1 2 3 4 5 6 7 8 9 10 11 12 13 14 15 16 17 18 19 20 21 22 23 24 25 26 27 28 29 30 31 32 33 34 35 36 37 38 39 40 41 42 43 44 45 46 47 48 49 50 51 52 53 54 55 56 57 58 59 60 61 62 63 64 65 66 67 68 69 70 71 72 73 74 75 76 77 78 79 80 81 82 83 84 85 86 87 88 89 90 91 92 93 94 95 96 97 98 99 100 101 102 103 104 105 106 107 108 109 110 111 112 113 114 115 116 117 118 119 120 #include #include #include #include #include "Source.h" #include "Pin.h" #include "MUX2.h" #include "PC.h" #include "IM.h" #include "RF.h" #include "IO.h" #include "MUX4.h" #include "DM.h" #include "STK.h" #include "ALU.h" #include "Decoder.h" #include "Component.h" // globals for parsing (UGH) const std::string fname = "avrsim.net"; std::string token; int lineno = 0; std::vector parts; std::vector wires; void build(std::string nfile) { int num_wires = 0; int num_parts = 0; net_list = nfile; if (debug) { std::cout << "\tbuilding machine from: " << net_list << std::endl; } // build circuit from netlist std::ifstream fin; std::string token, name; fin.open(net_list); if (!fin) { std::cout << "Netlist file not found: " << net_list << std::endl; exit(1); } while (fin >> token) { if (token == "PARTS") { while (fin >> token) { if (token == "END") break; fin >> name; num_parts++; if (token == "Source") { Source * src_part = new Source(name); parts.push_back(reinterpret_cast(src_part)); } else if (token == "MUX2") { MUX2 * mux2_part = new MUX2(name); parts.push_back(reinterpret_cast(mux2_part)); } else if (token == "MUX4") { MUX4 * mux4_part = new MUX4(name); parts.push_back(reinterpret_cast(mux4_part)); } else if (token == "PC") { PC * pc_part = new PC(name); parts.push_back(reinterpret_cast(pc_part)); } else if (token == "IM") { IM * im_part = new IM(name); parts.push_back(reinterpret_cast(im_part)); } else if (token == "DM") { DM * dm_part = new DM(name); parts.push_back(reinterpret_cast(dm_part)); } else if (token == "STK") { STK * stk_part = new STK(name); parts.push_back(reinterpret_cast(stk_part)); } else if (token == "Decoder") { Decoder * dec_part = new Decoder(name); parts.push_back(reinterpret_cast(dec_part)); } else if (token == "ALU") { ALU * alu_part = new ALU(name); parts.push_back(reinterpret_cast(alu_part)); } else if (token == "RF") { RF * rf_part = new RF(name); parts.push_back(reinterpret_cast(rf_part)); } else if (token == "IO") { IO * io_part = new IO(name); parts.push_back(reinterpret_cast(io_part)); } else { Component * part = new Component(name); parts.push_back(part); } } } if (token == "WIRES") { while (fin >> token) { if (token == "END") break; num_wires++; Wire * new_wire = new Wire(token); wires.push_back(new_wire); // connect this wire fin >> token; attach_driven(new_wire, token); fin >> token; // skip -> do { fin >> token; // drives fin >> token; // comma or semicolon } while (token != ";"); } } } fin.close(); std::cout << "machine ready!" << std::endl; } int main(int argc, char *argv[]) { std::string part, name, pin; build(fname); }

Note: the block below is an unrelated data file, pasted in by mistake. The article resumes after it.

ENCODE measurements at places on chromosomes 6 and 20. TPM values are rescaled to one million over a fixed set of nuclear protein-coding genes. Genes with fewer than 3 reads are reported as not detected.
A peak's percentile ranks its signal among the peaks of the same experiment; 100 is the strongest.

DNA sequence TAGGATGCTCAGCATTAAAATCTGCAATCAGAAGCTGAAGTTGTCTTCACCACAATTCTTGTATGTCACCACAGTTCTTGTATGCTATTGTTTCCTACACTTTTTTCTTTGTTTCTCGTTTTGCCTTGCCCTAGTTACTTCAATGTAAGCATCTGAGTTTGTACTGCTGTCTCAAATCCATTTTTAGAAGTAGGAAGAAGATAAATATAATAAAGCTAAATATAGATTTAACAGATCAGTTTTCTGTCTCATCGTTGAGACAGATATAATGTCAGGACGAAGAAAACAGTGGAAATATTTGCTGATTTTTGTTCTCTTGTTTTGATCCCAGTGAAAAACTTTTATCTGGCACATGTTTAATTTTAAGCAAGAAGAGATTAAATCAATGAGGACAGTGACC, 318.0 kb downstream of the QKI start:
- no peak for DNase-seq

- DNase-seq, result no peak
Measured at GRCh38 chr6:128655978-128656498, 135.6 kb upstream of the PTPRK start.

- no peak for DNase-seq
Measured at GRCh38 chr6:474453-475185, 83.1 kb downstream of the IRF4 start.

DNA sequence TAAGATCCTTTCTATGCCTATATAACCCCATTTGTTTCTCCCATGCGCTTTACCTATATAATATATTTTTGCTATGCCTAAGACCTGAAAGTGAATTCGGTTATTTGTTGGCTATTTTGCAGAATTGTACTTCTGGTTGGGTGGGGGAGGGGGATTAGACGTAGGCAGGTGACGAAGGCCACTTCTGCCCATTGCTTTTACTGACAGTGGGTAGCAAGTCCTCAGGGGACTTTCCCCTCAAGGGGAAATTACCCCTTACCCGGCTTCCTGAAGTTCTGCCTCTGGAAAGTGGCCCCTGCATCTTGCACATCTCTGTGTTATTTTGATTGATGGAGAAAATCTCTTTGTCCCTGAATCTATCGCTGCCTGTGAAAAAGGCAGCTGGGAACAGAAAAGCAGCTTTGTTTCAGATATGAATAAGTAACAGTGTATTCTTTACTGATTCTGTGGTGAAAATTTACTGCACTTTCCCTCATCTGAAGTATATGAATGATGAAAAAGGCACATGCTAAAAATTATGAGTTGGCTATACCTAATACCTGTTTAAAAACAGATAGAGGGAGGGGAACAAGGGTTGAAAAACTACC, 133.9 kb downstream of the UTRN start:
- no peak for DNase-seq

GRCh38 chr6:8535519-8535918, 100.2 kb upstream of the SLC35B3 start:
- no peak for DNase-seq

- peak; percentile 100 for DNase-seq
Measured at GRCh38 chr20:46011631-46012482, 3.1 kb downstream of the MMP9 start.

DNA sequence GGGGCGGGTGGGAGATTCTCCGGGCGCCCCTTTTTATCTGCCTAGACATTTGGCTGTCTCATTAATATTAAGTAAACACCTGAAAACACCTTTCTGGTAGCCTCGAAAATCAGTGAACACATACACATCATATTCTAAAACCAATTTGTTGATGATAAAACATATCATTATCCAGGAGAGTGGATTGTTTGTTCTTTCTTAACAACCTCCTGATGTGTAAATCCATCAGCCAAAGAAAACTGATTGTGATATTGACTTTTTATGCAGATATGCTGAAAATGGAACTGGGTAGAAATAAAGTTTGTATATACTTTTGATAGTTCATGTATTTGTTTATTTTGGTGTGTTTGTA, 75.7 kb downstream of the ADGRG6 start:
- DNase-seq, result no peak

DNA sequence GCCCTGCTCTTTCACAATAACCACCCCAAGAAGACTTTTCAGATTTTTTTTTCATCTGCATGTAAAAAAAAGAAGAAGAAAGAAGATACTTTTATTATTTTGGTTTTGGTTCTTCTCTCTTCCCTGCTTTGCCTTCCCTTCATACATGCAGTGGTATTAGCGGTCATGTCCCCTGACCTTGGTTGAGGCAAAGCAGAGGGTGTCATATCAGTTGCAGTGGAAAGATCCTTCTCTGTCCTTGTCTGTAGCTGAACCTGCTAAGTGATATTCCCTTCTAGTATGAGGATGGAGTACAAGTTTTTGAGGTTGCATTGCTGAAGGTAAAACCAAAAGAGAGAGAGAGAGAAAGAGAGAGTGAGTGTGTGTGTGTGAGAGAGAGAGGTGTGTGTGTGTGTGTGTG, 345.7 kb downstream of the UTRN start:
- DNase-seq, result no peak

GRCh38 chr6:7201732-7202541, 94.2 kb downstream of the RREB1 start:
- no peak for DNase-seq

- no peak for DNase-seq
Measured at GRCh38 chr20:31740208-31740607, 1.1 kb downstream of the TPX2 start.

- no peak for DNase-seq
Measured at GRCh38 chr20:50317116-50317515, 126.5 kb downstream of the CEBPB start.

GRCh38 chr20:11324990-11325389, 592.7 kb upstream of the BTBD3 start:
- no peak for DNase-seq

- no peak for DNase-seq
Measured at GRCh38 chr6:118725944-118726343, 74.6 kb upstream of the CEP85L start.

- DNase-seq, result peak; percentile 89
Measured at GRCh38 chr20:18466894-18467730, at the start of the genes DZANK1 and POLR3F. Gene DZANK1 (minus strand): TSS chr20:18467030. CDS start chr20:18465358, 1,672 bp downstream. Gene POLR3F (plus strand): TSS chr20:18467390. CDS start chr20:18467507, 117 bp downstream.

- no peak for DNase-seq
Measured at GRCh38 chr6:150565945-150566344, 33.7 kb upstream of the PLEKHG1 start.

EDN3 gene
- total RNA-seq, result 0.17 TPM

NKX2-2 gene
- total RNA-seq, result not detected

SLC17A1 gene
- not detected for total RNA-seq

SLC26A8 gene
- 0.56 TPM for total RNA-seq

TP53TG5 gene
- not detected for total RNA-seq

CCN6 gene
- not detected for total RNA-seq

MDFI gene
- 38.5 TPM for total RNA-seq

Note

This is hardly the best example of a parser for this application, but it works for well-formed data files. If we had more time, I would show you real parsing code here.

To build the machine from this snippet of code, we use a vector to hold all of our parts, and another vector to hold all of our wires. Each part and wire needs to be created dynamically, unless we want to just build an array of those objects big enough for our simulator. (We do know how many of each we need - now!)

### Tick Tock¶

After we assemble the machine, our only remaining task is to figure out the control mechanism. Since we will have a list (vector) of parts and wires, and each of those provides a method to activate that gadget, running our machine is as simple as this:

for(int p = 0; p < num_parts; p++)
if (???) parts[p].tick();

for (int w=0; w<-num_wires;w++)
if (???) wires[w].tock();
`

Seems simple enough. Except for filling in those “???” logical expressions.

### Cleared for Take Off¶

OK, so I am a pilot. The most fun moment in flying is when you are sitting there in an airplane with everything you need ready, and you are ready to take off. In our case, you have all the parts we need, and a diagram showing how to connect all those parts with some wires, and a plan for controlling everything.

Let’s see if we can make this beast run!